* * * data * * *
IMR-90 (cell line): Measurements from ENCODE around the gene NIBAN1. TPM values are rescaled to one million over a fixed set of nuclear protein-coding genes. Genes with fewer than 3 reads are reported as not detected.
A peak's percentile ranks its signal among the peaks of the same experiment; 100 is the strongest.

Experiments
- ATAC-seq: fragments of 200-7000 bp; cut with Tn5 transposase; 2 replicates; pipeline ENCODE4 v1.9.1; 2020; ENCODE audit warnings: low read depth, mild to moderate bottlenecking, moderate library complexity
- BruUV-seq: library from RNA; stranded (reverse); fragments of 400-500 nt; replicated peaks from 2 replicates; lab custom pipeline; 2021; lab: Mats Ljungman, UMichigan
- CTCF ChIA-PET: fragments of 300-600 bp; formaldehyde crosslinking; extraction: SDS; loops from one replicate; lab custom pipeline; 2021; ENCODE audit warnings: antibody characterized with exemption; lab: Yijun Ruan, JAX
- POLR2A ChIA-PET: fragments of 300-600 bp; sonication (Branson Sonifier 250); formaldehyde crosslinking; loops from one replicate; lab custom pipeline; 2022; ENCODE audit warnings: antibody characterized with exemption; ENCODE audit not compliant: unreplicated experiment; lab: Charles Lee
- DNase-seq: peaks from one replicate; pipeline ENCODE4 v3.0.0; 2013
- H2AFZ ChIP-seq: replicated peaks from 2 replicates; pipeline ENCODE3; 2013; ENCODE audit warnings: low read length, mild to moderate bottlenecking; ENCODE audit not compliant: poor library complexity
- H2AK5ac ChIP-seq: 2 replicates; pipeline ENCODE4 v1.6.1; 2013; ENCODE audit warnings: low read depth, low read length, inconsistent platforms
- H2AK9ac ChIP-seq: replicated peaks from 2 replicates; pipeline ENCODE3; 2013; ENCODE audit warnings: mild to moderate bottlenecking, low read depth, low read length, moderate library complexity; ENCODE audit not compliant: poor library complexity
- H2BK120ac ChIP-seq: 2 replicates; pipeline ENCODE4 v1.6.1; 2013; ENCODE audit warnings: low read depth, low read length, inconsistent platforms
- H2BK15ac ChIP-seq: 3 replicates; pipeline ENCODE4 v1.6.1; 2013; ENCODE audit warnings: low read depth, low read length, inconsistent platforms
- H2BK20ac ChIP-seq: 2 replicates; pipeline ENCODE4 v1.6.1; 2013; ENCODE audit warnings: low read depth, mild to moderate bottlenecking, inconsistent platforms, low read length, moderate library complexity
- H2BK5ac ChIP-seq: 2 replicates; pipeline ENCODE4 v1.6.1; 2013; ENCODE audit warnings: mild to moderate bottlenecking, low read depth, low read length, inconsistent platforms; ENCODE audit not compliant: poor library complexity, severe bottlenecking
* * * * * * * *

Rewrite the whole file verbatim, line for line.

IMR-90 (cell line): Measurements from ENCODE around the gene NIBAN1. TPM values are rescaled to one million over a fixed set of nuclear protein-coding genes. Genes with fewer than 3 reads are reported as not detected.
A peak's percentile ranks its signal among the peaks of the same experiment; 100 is the strongest.

Experiments
- ATAC-seq: fragments of 200-7000 bp; cut with Tn5 transposase; 2 replicates; pipeline ENCODE4 v1.9.1; 2020; ENCODE audit warnings: low read depth, mild to moderate bottlenecking, moderate library complexity
- BruUV-seq: library from RNA; stranded (reverse); fragments of 400-500 nt; replicated peaks from 2 replicates; lab custom pipeline; 2021; lab: Mats Ljungman, UMichigan
- CTCF ChIA-PET: fragments of 300-600 bp; formaldehyde crosslinking; extraction: SDS; loops from one replicate; lab custom pipeline; 2021; ENCODE audit warnings: antibody characterized with exemption; lab: Yijun Ruan, JAX
- POLR2A ChIA-PET: fragments of 300-600 bp; sonication (Branson Sonifier 250); formaldehyde crosslinking; loops from one replicate; lab custom pipeline; 2022; ENCODE audit warnings: antibody characterized with exemption; ENCODE audit not compliant: unreplicated experiment; lab: Charles Lee
- DNase-seq: peaks from one replicate; pipeline ENCODE4 v3.0.0; 2013
- H2AFZ ChIP-seq: replicated peaks from 2 replicates; pipeline ENCODE3; 2013; ENCODE audit warnings: low read length, mild to moderate bottlenecking; ENCODE audit not compliant: poor library complexity
- H2AK5ac ChIP-seq: 2 replicates; pipeline ENCODE4 v1.6.1; 2013; ENCODE audit warnings: low read depth, low read length, inconsistent platforms
- H2AK9ac ChIP-seq: replicated peaks from 2 replicates; pipeline ENCODE3; 2013; ENCODE audit warnings: mild to moderate bottlenecking, low read depth, low read length, moderate library complexity; ENCODE audit not compliant: poor library complexity
- H2BK120ac ChIP-seq: 2 replicates; pipeline ENCODE4 v1.6.1; 2013; ENCODE audit warnings: low read depth, low read length, inconsistent platforms
- H2BK15ac ChIP-seq: 3 replicates; pipeline ENCODE4 v1.6.1; 2013; ENCODE audit warnings: low read depth, low read length, inconsistent platforms
- H2BK20ac ChIP-seq: 2 replicates; pipeline ENCODE4 v1.6.1; 2013; ENCODE audit warnings: low read depth, mild to moderate bottlenecking, inconsistent platforms, low read length, moderate library complexity
- H2BK5ac ChIP-seq: 2 replicates; pipeline ENCODE4 v1.6.1; 2013; ENCODE audit warnings: mild to moderate bottlenecking, low read depth, low read length, inconsistent platforms; ENCODE audit not compliant: poor library complexity, severe bottlenecking